Can Russia Displace French Influence in Chad?

Andrew McGregor

Eurasia Daily Monitor 21(6)

Jamestown Foundation, Washington DC

June 25, 2024

Executive Summary:

  • Mahamat Idriss Déby, Chad’s new president, has voiced interest in increasing cooperation with Moscow amid creeping Russian influence throughout the Sahel.
  • Any move by the young president toward replacing French influence with a Russian presence will likely be met with strong resistance from Chad’s military leaders, who have not expressed a preference for Russia.
  • Suspicions that Russian troops have already entered the country may have been misplaced, as the troops arriving in April were an official Hungarian contingent with no clear connections to the Kremlin.

Mahamat Idriss Déby and Vladimir Putin (

Surrounded by countries with a growing Russian presence, Chad’s new president, Mahamat Idriss Déby, appears to be entertaining Moscow’s overtures at the expense of long-established ties to former colonial power, France. The question is whether Chad is merely diversifying its partners or moving directly into the Kremlin’s orbit. Much has changed since 2021, when then-Foreign Minister Chérif Mahamat Zene said the presence of Russian mercenaries in Africa posed “a very serious problem for the stability and security of my country” (France24/AFP, September 24, 2021). More recently, during a meeting with Russian President Vladimir Putin in January in Moscow, Déby remarked, “This is a history-making visit. Chad and Russia maintain long-time relations. … We hope that this visit will allow us to enhance our bilateral relations and to strengthen our relations” (, January 24).

Chad’s Military: In the French Tradition (NYT)

The French military helped drive the Soviet-supported Libyans out of Chad during the Toyota War in 1987. French forces then intervened to preserve the rule of Mahamat’s father, Idriss Déby Itno, in 2006, 2008, and 2019. Even the 2021 rebel offensive, in which Idriss was killed after ruling Chad for 30 years, was repulsed with the help of French aerial and satellite intelligence (AFP, March 15).

Chad’s relations with France deteriorated quickly after Mahamat became the country’s transitional ruler on April 20, 2021, heading a junta of 15 generals. France sought quick elections, while Mahamat insisted on an 18-month transition that eventually stretched out to three years before he was elected president in May. The Russian Foreign Ministry expressed satisfaction with the “final stage of the transition process” and a desire to strengthen relations with Chad (TASS, May 11).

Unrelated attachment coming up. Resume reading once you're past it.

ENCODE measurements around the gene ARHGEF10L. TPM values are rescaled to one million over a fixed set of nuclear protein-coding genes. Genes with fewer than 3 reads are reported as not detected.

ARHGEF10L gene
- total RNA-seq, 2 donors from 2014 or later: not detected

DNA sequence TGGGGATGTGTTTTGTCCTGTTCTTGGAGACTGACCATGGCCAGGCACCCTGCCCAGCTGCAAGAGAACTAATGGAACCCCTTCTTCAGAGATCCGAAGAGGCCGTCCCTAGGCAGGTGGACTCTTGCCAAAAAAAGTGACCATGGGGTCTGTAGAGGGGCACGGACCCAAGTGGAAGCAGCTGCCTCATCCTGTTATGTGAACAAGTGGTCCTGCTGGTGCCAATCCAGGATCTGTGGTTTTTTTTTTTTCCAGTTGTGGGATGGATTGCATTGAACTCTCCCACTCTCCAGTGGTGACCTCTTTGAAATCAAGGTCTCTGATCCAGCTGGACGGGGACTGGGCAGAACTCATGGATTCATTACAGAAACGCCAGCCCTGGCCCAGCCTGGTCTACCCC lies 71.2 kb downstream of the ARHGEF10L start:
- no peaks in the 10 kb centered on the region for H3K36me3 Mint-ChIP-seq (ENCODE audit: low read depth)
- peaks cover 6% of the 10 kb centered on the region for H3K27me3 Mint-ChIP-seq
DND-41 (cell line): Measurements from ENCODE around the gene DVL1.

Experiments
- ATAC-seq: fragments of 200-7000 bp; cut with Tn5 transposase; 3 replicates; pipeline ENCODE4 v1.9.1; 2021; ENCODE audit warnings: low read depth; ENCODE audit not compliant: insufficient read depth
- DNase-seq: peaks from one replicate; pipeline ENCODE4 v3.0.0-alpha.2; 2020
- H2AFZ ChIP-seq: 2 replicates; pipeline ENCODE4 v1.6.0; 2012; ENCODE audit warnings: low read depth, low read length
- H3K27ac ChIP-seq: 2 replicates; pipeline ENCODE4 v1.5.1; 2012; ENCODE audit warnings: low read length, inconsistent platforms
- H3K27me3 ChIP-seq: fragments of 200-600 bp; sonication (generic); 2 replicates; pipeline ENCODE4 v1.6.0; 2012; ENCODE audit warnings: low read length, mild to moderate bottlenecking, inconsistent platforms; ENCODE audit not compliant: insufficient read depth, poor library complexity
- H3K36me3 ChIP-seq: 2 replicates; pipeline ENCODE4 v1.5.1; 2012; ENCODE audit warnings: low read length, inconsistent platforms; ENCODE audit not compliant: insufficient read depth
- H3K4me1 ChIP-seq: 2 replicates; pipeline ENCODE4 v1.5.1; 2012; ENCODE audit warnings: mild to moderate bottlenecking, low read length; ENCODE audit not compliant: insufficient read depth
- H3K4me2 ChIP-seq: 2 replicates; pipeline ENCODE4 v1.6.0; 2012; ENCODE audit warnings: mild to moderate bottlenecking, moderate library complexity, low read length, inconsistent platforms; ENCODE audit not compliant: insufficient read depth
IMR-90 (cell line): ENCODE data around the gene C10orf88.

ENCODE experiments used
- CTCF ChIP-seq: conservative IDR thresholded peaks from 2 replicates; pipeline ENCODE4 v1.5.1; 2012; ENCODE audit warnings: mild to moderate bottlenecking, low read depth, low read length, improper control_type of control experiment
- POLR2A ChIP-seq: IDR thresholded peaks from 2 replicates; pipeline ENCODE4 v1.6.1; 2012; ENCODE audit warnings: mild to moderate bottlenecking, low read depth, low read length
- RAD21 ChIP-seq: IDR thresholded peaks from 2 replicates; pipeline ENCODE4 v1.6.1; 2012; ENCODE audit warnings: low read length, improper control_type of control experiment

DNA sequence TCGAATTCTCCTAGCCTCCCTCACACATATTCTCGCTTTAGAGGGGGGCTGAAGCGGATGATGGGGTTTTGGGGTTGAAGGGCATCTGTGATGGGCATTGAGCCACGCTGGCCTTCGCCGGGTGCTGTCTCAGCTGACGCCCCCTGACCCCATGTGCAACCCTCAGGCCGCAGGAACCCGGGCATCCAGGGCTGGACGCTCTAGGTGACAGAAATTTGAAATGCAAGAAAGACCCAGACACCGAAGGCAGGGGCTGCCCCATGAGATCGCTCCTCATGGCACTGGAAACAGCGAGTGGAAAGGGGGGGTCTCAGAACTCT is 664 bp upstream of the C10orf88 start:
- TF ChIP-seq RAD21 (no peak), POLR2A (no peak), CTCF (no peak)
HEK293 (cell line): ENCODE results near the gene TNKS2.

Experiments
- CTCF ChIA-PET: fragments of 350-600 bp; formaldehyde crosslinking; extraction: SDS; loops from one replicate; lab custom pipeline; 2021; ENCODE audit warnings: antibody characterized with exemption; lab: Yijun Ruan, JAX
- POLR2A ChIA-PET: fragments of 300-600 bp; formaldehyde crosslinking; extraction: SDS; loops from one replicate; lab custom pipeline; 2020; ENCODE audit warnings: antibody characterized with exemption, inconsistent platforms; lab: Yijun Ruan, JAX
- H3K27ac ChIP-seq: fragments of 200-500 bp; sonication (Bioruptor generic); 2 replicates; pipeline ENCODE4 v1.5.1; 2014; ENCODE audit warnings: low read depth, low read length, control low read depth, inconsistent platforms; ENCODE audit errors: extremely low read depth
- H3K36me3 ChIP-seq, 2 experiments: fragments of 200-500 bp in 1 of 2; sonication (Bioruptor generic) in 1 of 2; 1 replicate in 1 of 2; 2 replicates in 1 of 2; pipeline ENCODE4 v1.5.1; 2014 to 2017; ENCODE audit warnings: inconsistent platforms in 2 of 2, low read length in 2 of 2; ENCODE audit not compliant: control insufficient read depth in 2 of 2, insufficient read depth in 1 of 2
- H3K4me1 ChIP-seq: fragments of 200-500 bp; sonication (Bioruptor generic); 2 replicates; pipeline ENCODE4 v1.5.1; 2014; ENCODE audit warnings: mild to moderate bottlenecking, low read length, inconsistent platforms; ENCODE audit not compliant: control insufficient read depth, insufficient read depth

General Ahmet Kogri (TchadOne)

Franco-Chadian General Ahmet Kogri (aka Serge Pinault), director of Chad’s internal security agency, l’Agence Nationale de Sécurité de l’Etat (ANSE), was accused of playing a leading role in repression of the 2022 demonstrations. The protests opposed the extension of the transitional period through a special unit tasked with the interrogation, torture, and eventual murder of demonstrators in N’Djamena, Chad’s capital (TchadOne, January 3). Kogri was replaced in February, a move that has been interpreted as part of a separation from French influence and a means of bringing the ANSE under tight presidential control (TchadInfos, February 21; Jeune Afrique, February 22). The French military still has three bases in Chad, with roughly 1,000 troops.

General Amine Idriss (al-Wihda)

The US presence in Chad has also been compromised in recent months. In April, French-trained General Amine Idriss, Chadian Air Force chief of staff, ordered the immediate suspension of US activities at the Adji Kosseï air base, citing Washington’s inability to justify its continued presence there (Al-Wihda, April 25). On May 1, 75 members of the US 20th Special Forces Group withdrew from Chad to Germany.

Initially, the order was thought to be related to pre-election tensions between the United States and Mahamat over alleged US support for the leading opposition candidate. Some sources suggested, however, that the move was intended to force a new, more profitable deal involving Washington’s rental of the air base (TchadOne, April 20). Others argued that France was behind the Chadian demand based on worries that US troops withdrawing from neighboring Niger might end up in N’Djamena (Al-Wihda, April 25). On June 10, some 1,100 US troops in Niger began their withdrawal (see EDM, April 11).

Chadian President Mahamat Idriss Déby (Sputnik)

Only days before the presidential elections, a report described the arrival of 130 Russian troops at the N’Djamena airport. The soldiers were reportedly processed by Chadian intelligence agents and escorted into the city (, April 28). The troops themselves were Hungarian, however, part of a mission approved on November 7, 2023.

The Hungarian mission has three stated aims: deterring illegal migration to Europe, aiding counter-terrorism efforts, and providing a secure base for economic and humanitarian assistance (, October 30, 2023). While the Hungarian government under Prime Minister Viktor Orbán has adopted a stance sympathetic to Moscow, there has been no indication that the Hungarian deployment has any connection to Russian activities in Chad. Budapest’s objectives in Chad may actually clash with those of the Kremlin, which is believed to be intent on increasing the flow of migrants to Europe through Libya (Libya Observer, March 7).